Conservative activist wins contest to represent New Hampshire at Republican National Convention

Conservative activist wins contest to represent New Hampshire at Republican National Convention
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Steve Duprey was ousted from his role as New Hampshire’s representative to the Republican National Committee (RNC) Saturday after losing his reelection bid to conservative activist and Hillsborough County Republican Chair Chris Ager.

Duprey, who previously served as the chair of the state’s Republican Party for four terms, had the backing of high-profile New Hampshire Republicans such as Gov. Chris Sununu and Cory Lewandowski. Duprey was also close to the late Sen. John McCainJohn Sidney McCainBiden's pick for vice president doesn't matter much Juan Williams: Biden's promises on women are a big deal Ernst calls for public presidential campaign funds to go to masks, protective equipment MORE (R-Ariz.). 

Duprey decided to step down from his post following his defeat rather than waiting to leave office at the end of his fourth term in August at the Republican National Convention. He backed Ager after his resignation to make his election unanimous.

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“I would like to thank everyone for their support not only in this election, but over the four decades of service I’ve given to the New Hampshire Republican Party," Duprey tweeted after his surprise defeat. "It has meant a great deal to me.

“I was honored to move to make the election of Chris Ager unanimous and to also elect him to fill my unexpired term effective today,” he added. “I look forward to continuing to find ways to help our party and our state in 2020 and in the years to come.” 

The vote ousting Duprey came at a meeting of the Republican State Committee.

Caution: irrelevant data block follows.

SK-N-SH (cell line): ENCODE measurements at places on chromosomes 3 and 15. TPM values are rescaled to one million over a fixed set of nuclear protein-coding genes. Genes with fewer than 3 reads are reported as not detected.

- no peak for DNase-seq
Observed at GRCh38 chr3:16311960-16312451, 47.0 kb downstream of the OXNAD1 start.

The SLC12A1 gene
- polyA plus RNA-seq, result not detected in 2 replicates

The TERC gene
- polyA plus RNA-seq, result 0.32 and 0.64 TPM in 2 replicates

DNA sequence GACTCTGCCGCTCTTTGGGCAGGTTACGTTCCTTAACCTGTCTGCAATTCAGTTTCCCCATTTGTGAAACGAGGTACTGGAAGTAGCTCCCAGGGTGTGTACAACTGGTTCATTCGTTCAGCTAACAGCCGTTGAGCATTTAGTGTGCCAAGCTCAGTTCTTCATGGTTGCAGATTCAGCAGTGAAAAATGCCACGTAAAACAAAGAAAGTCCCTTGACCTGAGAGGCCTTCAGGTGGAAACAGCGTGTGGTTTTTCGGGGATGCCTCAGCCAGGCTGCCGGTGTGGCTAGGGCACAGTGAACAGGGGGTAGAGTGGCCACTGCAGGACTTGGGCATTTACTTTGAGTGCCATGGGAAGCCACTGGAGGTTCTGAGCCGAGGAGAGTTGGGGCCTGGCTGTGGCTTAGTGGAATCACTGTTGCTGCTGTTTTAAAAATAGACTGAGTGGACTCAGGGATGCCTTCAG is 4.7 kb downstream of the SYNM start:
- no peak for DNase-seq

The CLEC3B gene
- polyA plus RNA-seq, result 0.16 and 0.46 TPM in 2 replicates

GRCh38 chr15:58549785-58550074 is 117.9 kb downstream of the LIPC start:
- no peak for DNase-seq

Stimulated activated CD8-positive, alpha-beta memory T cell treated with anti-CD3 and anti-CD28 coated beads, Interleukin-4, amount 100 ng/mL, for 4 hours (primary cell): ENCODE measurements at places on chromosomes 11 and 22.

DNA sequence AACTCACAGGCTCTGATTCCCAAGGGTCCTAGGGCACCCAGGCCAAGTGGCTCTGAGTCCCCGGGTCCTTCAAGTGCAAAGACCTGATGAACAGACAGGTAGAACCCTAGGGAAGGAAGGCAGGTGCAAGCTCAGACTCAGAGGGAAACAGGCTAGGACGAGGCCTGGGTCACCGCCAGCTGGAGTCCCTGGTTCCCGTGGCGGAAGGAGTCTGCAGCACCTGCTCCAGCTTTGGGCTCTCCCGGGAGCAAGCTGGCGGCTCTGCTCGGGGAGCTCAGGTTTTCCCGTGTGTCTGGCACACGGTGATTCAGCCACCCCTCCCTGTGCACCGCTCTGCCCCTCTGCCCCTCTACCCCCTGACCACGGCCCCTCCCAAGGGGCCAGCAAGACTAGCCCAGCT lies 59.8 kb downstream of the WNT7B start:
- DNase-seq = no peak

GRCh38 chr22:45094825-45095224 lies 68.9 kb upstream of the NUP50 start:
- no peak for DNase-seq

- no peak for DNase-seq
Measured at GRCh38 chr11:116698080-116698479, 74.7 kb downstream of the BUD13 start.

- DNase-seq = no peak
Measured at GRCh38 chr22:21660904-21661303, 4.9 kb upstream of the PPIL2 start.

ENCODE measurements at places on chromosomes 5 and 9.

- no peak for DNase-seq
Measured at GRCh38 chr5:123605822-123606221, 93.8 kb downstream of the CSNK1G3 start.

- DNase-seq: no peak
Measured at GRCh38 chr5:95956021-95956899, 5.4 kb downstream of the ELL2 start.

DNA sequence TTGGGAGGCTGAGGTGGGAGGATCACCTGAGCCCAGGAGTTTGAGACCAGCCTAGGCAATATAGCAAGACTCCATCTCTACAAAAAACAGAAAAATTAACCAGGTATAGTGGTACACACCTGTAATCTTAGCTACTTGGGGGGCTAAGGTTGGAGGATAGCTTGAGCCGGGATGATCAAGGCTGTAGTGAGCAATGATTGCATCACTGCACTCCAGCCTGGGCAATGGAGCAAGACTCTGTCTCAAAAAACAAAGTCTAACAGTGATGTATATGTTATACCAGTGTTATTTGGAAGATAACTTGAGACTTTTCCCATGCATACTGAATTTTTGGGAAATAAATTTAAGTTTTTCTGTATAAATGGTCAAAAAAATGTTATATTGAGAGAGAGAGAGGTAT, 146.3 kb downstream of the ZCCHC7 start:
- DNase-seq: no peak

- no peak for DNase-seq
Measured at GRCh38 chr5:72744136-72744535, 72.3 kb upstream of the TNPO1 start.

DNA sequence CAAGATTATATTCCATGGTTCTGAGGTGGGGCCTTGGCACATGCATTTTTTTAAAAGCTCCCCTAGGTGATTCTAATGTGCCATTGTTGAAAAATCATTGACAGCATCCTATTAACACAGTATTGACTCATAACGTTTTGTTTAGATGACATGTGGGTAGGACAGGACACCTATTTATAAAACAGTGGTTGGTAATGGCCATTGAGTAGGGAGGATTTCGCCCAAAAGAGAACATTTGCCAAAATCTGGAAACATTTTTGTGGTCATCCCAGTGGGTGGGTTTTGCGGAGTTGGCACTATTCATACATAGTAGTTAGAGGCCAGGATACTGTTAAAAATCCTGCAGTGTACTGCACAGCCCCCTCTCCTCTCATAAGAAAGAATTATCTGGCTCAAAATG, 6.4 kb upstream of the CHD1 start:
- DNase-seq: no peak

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The Hillsborough County Republican Party thanked Duprey for his service following the vote, saying his withdrawal “showed amazing class and moved our party towards unity.” 

The election comes just days before New Hampshire’s first-in-the-nation primary on Feb. 11. 

The top role of the New Hampshire members of the Republican National Committee is to keep the state’s primary as the first in the nation and ensure that the party’s rules cement its status. Other states have failed in the past to supplant the Granite State’s nominating contest and have their own primary come first.

The race between Duprey and Ager evolved into a familiar contest between the establishment and grassroots branches of the state GOP, with activists saying the pro-choice Duprey was insufficiently conservative or loyal to President TrumpDonald John TrumpIllinois governor says state has gotten 10 percent of medical equipments it's requested Biden leads Trump by 6 points in national poll Tesla offers ventilators free of cost to hospitals, Musk says MORE, according to WMUR.

“I will represent the Republican Party grassroots,” Ager said during the state committee meeting.

“That’s who I am. I’m still that person. I am pro-life. I kicked Planned Parenthood out of our school system,” he added before praising Trump for attending the March for Life on Friday.

New Hampshire Democratic Party Chairman Ray Buckley said in a statement that he looked forward to working with Ager to protect the state’s primary, but said his election signified the rise of “extremists” in the GOP. 

“[T]oday’s upset victory sends a clear message that the New Hampshire Republican Party is a party of right-wing extremists, voting out their long-time leader because of his support for abortion rights, even after Governor Sununu and the entire Republican establishment lined up behind him,” Buckley said.